In a piquant aside in his propitiatory treatise, The Tree of Commonwealth, Edmund Dudley remarked on the want of ‘lerninge of vertue and conning’ among the chivalrous classes of England, adding that this was the reason why ‘childeren of poore men and meane folke’ were promoted to high office. How, if at all, Dudley meant these words to bear upon himself is not clear: although he is to us the very epitome of a legally trained and low-born evil councillor, he was actually a Sussex gentleman, the grandson of a baron in a cadet line and the nephew of a bishop. It was a literary commonplace that noblemen lacked learning, and Dudley was far from alone among contemporary pundits in suggesting they should be better educated. What gave his views an edge – besides his personal notoriety and the peculiarity of his circumstances – was his attempt to provide a sociological explanation for the supposed rise of councillors who had been ‘y-broughte up of noughte’: those ‘caitiffs and villains of simple birth’, who were so widely denounced in the second half of the fifteenth century. Where public opinion complained about the ‘covetise’ of these men, Dudley presented their education as a positive reason why they were so influential. In doing so, he drew on other strands in contemporary discussion of counsel: first, approbation for training in the humanities – classical rhetoric, history and philosophy – as a preparation for service to the res publica or commonwealth; and, second, admiration for wisdom, expertise and impartiality – not the olympian detachment of the wealthy landowner, assumed to be above bribery and self-promotion, but the disengagement of the professional administrator from lordly networks and court factions. Dudley's words thus evoke two of the major themes in historical discussion of the decades around 1500: the rise of a class of ‘new men’ in place of the ‘old nobility’; and the arrival of new kinds of training – in the reviving classics or the common law – at the heart of government.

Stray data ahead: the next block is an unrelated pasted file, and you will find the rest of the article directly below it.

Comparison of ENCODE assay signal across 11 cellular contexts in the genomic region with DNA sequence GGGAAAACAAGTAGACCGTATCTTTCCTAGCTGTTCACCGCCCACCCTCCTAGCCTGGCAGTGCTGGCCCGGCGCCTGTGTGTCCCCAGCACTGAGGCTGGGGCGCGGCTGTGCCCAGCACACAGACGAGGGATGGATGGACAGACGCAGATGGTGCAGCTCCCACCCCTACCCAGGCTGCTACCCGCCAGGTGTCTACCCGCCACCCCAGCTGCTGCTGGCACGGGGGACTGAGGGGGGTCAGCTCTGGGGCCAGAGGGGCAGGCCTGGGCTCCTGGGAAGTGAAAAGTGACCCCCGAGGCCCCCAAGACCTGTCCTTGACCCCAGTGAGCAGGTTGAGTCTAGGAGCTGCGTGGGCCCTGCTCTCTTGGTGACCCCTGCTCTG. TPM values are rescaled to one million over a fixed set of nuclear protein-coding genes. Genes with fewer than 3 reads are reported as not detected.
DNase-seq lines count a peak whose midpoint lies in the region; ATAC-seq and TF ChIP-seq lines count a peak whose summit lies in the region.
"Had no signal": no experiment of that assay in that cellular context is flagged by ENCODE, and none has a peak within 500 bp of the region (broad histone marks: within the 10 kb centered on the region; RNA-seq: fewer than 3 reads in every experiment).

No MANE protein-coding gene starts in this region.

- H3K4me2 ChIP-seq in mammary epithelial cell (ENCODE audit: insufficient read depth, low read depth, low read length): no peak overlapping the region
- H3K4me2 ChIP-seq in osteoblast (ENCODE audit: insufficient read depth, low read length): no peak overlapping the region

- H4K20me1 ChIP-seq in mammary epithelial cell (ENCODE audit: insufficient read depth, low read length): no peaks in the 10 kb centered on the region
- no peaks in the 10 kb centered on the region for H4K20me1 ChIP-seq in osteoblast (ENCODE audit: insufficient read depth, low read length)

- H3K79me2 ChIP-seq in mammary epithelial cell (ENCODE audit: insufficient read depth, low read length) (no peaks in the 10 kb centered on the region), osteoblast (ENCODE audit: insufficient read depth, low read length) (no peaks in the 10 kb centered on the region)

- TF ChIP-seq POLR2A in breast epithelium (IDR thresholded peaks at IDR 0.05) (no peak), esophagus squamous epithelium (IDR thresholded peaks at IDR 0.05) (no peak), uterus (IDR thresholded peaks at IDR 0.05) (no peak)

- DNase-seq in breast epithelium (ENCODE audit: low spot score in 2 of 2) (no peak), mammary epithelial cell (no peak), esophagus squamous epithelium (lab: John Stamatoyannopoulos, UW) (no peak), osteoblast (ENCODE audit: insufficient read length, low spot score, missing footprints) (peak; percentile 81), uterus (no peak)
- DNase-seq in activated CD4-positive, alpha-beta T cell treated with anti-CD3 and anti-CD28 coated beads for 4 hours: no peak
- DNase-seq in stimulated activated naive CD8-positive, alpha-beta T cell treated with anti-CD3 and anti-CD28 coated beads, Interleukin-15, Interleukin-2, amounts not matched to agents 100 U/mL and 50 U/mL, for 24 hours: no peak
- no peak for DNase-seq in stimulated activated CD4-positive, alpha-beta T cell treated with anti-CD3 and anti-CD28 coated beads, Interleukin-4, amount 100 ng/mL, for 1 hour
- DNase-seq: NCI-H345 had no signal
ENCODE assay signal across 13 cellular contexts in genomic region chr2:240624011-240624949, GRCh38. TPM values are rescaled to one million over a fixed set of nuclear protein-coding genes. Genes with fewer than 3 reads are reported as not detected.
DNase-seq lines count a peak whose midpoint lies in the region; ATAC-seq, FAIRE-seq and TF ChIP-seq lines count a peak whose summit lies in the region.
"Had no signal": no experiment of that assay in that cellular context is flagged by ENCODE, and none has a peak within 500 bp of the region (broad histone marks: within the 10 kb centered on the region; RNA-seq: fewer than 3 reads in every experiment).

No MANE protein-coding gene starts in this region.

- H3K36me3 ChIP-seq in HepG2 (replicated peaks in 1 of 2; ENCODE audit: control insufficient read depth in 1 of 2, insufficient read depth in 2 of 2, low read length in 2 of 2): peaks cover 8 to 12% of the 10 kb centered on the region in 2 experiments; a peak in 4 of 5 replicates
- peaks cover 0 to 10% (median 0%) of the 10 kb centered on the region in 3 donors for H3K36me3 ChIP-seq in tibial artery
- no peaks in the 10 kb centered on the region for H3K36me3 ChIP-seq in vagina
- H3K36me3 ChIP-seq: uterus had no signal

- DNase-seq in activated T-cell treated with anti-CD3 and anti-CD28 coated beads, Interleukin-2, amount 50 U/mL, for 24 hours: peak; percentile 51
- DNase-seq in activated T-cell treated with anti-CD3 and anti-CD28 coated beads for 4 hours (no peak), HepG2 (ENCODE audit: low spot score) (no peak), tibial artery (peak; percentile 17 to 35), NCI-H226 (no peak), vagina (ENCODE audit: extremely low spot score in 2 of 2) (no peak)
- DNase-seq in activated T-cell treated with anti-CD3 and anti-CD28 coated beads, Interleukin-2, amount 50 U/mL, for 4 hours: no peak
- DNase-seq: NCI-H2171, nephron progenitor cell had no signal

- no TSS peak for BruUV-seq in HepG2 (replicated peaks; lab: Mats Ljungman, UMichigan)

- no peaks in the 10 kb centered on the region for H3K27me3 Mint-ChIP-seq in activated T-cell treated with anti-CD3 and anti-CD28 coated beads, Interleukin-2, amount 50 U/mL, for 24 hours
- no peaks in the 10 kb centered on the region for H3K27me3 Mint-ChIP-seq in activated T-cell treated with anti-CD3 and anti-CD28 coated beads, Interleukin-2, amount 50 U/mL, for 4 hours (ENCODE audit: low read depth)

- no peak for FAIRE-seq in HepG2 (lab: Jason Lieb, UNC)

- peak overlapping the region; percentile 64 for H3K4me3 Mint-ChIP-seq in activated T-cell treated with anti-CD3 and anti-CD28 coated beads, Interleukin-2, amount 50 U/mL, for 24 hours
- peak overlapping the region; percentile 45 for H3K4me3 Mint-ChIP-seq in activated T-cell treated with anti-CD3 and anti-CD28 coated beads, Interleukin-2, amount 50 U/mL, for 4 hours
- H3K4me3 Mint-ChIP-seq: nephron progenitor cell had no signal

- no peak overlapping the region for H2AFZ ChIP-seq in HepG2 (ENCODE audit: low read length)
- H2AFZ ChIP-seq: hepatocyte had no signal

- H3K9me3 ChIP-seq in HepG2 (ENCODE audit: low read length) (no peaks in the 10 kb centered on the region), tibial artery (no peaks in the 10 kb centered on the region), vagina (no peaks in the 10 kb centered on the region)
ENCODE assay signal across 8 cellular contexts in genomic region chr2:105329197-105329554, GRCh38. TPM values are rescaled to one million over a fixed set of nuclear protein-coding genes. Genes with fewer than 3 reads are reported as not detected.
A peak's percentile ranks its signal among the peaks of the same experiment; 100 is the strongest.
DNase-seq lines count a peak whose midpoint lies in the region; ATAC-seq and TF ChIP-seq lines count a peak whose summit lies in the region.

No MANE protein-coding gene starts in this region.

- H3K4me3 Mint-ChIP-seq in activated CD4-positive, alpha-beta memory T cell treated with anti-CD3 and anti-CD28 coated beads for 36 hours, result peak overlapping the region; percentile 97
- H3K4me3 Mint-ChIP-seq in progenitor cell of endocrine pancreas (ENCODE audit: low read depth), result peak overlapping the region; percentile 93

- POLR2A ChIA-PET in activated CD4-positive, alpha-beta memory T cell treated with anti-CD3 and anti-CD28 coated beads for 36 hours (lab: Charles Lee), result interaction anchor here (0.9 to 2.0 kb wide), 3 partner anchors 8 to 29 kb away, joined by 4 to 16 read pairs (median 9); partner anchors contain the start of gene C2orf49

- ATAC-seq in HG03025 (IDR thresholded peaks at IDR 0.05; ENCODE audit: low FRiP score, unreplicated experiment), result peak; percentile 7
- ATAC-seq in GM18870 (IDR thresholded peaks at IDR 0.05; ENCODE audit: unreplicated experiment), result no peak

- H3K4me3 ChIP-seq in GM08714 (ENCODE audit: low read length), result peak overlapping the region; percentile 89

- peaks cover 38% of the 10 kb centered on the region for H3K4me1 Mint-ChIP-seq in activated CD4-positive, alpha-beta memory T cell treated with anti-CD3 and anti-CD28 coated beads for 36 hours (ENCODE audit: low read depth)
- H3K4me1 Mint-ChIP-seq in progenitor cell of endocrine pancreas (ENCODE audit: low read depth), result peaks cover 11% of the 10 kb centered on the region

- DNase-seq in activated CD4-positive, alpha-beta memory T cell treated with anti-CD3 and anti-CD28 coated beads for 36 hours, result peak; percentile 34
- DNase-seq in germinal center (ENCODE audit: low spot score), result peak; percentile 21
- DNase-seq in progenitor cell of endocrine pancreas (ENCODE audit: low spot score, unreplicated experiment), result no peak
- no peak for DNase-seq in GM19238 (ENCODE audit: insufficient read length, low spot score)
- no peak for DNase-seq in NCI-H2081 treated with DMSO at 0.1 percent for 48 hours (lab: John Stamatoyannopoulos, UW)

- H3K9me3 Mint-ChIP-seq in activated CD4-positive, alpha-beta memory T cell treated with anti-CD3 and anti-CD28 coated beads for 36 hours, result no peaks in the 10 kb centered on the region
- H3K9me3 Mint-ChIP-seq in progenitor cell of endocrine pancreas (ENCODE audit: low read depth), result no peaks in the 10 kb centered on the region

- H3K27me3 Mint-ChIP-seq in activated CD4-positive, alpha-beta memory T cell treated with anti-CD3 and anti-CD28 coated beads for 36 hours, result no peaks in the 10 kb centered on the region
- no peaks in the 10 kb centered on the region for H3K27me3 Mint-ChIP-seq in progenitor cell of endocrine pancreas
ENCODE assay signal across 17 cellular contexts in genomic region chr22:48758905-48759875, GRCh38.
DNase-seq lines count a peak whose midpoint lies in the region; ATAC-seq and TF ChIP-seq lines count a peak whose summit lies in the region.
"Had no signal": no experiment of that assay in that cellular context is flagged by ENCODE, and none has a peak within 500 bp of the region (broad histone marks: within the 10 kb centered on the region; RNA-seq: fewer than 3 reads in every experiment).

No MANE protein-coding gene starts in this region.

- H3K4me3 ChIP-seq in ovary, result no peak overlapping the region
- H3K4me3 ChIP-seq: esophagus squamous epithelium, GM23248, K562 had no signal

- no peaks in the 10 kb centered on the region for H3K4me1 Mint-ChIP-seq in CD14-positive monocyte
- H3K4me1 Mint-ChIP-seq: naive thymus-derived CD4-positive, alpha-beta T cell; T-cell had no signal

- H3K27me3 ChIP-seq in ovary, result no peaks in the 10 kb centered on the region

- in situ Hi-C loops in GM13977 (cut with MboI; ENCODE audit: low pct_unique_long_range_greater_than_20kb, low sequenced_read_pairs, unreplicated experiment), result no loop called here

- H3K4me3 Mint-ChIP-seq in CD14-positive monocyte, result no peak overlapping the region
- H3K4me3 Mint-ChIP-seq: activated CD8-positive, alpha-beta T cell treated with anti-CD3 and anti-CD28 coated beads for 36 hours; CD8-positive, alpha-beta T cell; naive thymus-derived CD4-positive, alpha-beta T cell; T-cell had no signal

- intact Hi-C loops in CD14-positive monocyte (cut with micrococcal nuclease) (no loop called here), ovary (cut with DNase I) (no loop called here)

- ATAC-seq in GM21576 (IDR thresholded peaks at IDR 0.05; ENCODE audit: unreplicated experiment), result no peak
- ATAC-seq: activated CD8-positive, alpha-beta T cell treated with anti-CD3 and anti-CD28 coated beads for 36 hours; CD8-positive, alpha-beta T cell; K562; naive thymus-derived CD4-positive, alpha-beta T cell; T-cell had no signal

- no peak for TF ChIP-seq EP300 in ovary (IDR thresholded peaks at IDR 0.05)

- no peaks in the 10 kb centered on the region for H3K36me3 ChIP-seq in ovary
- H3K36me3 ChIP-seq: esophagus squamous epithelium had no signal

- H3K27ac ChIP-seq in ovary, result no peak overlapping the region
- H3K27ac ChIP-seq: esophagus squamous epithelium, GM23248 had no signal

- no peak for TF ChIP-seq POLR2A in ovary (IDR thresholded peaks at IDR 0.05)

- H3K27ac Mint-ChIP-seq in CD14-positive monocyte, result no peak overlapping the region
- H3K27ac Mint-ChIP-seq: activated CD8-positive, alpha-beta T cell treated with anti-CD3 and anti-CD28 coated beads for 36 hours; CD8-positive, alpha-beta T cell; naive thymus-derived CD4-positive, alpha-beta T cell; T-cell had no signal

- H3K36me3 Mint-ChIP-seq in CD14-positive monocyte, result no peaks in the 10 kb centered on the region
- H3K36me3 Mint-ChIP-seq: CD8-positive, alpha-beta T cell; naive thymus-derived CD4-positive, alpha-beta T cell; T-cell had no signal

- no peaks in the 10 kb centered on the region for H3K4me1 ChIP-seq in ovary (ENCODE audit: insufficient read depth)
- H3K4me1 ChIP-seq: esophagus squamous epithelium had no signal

Once upon a time, it was axiomatic that these themes were interwoven: two different facets of the emerging Tudor despotism, founded on the destruction of the medieval baronage and the rise of a newly educated and secular ‘middle class’. For much of the twentieth century, however, such views were under attack.